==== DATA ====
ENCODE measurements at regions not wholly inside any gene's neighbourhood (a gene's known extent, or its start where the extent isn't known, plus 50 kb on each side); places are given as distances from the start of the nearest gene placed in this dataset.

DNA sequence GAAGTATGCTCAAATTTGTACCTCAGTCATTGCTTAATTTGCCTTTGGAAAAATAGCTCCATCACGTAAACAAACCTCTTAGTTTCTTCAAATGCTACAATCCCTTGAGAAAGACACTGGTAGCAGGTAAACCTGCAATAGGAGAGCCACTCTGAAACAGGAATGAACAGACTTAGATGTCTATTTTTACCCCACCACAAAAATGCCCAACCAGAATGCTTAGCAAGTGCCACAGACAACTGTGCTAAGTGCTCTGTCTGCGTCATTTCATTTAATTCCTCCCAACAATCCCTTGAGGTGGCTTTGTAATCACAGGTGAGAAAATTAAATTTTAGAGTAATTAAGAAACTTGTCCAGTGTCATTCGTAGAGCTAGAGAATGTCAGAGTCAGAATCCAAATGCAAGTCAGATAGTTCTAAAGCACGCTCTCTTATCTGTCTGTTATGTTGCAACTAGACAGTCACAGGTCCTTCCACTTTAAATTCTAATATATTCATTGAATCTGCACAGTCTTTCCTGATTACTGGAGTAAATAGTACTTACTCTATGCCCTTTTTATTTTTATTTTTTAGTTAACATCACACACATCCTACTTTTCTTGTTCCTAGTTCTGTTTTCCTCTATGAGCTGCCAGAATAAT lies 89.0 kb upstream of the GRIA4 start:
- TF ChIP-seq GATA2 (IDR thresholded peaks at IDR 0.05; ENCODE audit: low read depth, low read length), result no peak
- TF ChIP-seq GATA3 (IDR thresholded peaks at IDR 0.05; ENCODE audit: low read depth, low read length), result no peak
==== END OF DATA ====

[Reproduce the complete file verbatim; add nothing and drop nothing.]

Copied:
ENCODE measurements at regions not wholly inside any gene's neighbourhood (a gene's known extent, or its start where the extent isn't known, plus 50 kb on each side); places are given as distances from the start of the nearest gene placed in this dataset.

DNA sequence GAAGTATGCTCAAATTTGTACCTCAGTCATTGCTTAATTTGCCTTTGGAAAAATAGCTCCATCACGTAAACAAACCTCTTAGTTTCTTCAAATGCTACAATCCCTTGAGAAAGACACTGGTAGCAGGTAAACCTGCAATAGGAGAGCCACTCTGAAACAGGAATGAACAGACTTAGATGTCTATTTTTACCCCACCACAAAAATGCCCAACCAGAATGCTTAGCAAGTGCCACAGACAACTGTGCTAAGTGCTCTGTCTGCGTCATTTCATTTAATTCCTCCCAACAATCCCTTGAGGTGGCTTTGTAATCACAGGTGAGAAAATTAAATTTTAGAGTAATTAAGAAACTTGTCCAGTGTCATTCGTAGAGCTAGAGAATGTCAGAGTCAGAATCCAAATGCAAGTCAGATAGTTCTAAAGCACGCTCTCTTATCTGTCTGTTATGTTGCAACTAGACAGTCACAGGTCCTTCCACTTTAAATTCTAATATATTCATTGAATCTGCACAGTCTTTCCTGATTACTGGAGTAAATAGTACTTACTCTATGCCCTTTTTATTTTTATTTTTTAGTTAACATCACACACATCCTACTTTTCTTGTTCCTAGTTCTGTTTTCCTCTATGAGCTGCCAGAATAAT lies 89.0 kb upstream of the GRIA4 start:
- TF ChIP-seq GATA2 (IDR thresholded peaks at IDR 0.05; ENCODE audit: low read depth, low read length), result no peak
- TF ChIP-seq GATA3 (IDR thresholded peaks at IDR 0.05; ENCODE audit: low read depth, low read length), result no peak